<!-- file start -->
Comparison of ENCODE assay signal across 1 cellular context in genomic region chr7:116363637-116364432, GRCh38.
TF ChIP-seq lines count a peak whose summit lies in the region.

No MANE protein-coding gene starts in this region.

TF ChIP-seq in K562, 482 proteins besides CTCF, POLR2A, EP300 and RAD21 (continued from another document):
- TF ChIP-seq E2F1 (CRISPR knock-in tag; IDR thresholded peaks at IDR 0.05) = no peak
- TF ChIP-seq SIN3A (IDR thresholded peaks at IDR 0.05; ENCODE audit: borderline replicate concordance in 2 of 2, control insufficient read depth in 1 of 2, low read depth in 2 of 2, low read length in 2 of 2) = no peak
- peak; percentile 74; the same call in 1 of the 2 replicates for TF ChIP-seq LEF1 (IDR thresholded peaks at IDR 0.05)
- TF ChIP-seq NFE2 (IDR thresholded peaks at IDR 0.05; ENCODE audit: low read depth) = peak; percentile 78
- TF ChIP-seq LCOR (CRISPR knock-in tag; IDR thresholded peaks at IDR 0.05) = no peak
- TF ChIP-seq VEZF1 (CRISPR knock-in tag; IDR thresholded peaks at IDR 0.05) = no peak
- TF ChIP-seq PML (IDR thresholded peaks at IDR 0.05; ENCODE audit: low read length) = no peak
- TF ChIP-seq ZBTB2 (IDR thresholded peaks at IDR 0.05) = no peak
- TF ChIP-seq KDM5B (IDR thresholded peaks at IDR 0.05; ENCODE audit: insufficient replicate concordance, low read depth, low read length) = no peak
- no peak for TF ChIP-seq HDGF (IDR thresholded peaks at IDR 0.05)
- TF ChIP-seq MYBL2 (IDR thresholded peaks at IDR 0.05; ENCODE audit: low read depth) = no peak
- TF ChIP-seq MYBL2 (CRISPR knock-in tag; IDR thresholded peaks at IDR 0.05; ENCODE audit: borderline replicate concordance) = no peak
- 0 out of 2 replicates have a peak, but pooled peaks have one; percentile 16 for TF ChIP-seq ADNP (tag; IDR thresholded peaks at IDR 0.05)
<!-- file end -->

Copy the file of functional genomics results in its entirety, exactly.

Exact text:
Comparison of ENCODE assay signal across 1 cellular context in genomic region chr7:116363637-116364432, GRCh38.
TF ChIP-seq lines count a peak whose summit lies in the region.

No MANE protein-coding gene starts in this region.

TF ChIP-seq in K562, 482 proteins besides CTCF, POLR2A, EP300 and RAD21 (continued from another document):
- TF ChIP-seq E2F1 (CRISPR knock-in tag; IDR thresholded peaks at IDR 0.05) = no peak
- TF ChIP-seq SIN3A (IDR thresholded peaks at IDR 0.05; ENCODE audit: borderline replicate concordance in 2 of 2, control insufficient read depth in 1 of 2, low read depth in 2 of 2, low read length in 2 of 2) = no peak
- peak; percentile 74; the same call in 1 of the 2 replicates for TF ChIP-seq LEF1 (IDR thresholded peaks at IDR 0.05)
- TF ChIP-seq NFE2 (IDR thresholded peaks at IDR 0.05; ENCODE audit: low read depth) = peak; percentile 78
- TF ChIP-seq LCOR (CRISPR knock-in tag; IDR thresholded peaks at IDR 0.05) = no peak
- TF ChIP-seq VEZF1 (CRISPR knock-in tag; IDR thresholded peaks at IDR 0.05) = no peak
- TF ChIP-seq PML (IDR thresholded peaks at IDR 0.05; ENCODE audit: low read length) = no peak
- TF ChIP-seq ZBTB2 (IDR thresholded peaks at IDR 0.05) = no peak
- TF ChIP-seq KDM5B (IDR thresholded peaks at IDR 0.05; ENCODE audit: insufficient replicate concordance, low read depth, low read length) = no peak
- no peak for TF ChIP-seq HDGF (IDR thresholded peaks at IDR 0.05)
- TF ChIP-seq MYBL2 (IDR thresholded peaks at IDR 0.05; ENCODE audit: low read depth) = no peak
- TF ChIP-seq MYBL2 (CRISPR knock-in tag; IDR thresholded peaks at IDR 0.05; ENCODE audit: borderline replicate concordance) = no peak
- 0 out of 2 replicates have a peak, but pooled peaks have one; percentile 16 for TF ChIP-seq ADNP (tag; IDR thresholded peaks at IDR 0.05)